The Captain's Dilemma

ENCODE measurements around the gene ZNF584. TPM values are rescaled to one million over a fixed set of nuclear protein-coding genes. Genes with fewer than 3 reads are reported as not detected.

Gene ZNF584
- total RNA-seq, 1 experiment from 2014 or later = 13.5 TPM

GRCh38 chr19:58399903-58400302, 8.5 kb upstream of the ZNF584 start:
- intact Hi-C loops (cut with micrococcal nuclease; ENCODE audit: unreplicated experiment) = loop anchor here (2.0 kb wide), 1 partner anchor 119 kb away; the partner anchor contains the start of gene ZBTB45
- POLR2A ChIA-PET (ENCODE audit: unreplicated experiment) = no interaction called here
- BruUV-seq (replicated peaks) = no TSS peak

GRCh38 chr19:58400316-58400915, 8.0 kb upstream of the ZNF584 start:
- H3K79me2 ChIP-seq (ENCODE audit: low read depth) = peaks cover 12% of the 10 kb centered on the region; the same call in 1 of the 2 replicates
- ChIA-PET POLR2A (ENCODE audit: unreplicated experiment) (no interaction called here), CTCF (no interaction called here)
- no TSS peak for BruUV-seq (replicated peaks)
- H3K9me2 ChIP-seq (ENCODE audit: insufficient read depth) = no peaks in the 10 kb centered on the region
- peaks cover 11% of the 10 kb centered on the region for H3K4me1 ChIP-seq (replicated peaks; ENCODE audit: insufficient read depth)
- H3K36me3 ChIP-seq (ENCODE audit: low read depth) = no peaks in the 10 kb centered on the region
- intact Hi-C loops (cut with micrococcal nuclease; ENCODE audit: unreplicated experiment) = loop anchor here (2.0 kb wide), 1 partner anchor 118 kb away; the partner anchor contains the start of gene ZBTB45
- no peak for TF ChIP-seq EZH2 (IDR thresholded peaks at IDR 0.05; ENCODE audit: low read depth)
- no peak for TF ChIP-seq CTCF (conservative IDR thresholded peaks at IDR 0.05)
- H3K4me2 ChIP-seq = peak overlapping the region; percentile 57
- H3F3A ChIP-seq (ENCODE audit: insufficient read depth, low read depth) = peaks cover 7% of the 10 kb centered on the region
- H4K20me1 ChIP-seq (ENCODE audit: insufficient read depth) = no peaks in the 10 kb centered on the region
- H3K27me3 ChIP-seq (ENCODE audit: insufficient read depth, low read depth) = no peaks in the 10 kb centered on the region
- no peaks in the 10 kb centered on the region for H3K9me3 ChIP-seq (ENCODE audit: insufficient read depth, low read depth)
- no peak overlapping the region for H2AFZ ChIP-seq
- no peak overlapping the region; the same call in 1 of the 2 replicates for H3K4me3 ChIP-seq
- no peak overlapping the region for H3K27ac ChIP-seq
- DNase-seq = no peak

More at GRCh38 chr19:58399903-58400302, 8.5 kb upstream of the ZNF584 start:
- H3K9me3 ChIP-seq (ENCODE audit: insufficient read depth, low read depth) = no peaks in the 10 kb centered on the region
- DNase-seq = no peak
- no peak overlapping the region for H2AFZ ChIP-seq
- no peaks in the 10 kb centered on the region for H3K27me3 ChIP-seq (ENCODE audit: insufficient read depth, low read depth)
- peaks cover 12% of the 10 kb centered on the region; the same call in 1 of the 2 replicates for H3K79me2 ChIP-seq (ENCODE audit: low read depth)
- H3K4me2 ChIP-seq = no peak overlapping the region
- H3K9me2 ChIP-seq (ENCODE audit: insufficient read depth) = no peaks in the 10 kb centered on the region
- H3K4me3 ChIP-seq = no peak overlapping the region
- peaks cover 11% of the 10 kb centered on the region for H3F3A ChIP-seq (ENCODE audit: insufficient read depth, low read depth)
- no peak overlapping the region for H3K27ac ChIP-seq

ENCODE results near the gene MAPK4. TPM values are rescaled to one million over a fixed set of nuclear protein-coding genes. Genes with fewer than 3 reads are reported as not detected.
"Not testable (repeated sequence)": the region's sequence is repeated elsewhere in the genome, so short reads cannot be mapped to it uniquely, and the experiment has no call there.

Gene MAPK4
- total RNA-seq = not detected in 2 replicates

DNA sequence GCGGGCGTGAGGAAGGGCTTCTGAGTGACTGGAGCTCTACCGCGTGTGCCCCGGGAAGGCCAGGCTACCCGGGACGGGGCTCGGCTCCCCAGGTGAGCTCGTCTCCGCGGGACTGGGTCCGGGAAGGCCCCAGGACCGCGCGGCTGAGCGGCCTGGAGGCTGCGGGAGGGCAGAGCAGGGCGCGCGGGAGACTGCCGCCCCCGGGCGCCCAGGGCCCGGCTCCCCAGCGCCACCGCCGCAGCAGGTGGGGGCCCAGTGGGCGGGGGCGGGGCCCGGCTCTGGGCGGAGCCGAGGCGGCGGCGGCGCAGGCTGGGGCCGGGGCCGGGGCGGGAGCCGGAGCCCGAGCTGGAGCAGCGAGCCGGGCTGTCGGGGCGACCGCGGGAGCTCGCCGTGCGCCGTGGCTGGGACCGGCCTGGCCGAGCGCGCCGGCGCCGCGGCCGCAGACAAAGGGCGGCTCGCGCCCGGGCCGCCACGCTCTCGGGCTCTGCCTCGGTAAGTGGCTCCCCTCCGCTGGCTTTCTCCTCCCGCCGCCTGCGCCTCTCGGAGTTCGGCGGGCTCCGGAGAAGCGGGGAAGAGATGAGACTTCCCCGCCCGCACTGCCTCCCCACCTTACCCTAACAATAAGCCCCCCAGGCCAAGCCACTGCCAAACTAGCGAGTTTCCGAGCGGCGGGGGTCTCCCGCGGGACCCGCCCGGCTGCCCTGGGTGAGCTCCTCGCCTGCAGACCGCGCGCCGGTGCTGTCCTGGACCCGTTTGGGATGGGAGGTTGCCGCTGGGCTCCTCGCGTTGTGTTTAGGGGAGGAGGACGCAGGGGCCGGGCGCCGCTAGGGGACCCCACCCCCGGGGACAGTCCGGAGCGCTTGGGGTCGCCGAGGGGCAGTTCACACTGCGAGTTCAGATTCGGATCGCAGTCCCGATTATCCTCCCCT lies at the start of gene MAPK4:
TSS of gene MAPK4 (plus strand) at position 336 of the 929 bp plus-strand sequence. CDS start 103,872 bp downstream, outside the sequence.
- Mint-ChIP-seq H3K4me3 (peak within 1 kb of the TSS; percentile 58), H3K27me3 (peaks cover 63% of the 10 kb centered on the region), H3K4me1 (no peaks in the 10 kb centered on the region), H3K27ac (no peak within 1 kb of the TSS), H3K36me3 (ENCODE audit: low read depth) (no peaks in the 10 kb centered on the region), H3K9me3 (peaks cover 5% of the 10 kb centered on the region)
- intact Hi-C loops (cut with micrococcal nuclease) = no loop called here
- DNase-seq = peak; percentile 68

Backing into the slip with a rigger full of release flags and a box full of fish is the best feeling in the world. We bust our asses every trip to put our clients on fish so we can relive this feeling. We are very competitive and it bothers us to know that someone else came back to the dock with more fish. As professional fishermen, we should be one of the top boats on each given day. Reminiscing about an epic trip is usually short lived. When we wake up each morning, yesterday's catch is only relevant in the context of how it will influence today's fishing. Regardless of what we've been catching, each new group steps onto the boat with high expectations. To keep them happy we have to fill the box every day, regardless of the conditions. Mother nature constantly conspires against us. We don't step foot into a stable work environment each morning. Our office is influenced by a number of factors. The wind speed, currents, tides, barometric pressure, water temperature, air temperature, and more are constantly changing. The most significant factor is the fact that the animals we are trying to catch will do everything in their power to stay alive. Whether they travel 100 miles per day or sit in a hole waiting for food, all fish have adapted to their environments so they can hunt efficiently and avoid being preyed upon. Mother nature serves up a puzzle every day and we are stuck piecing it together. It is our job to adapt to the conditions, anticipate where the fish will be, and execute our techniques. We don't have a manual that tells us how to handle every situation. Instead, we mix experience with effort and hope for the best every day. Fishing for a living is a constant challenge but we wouldn't have it any other way.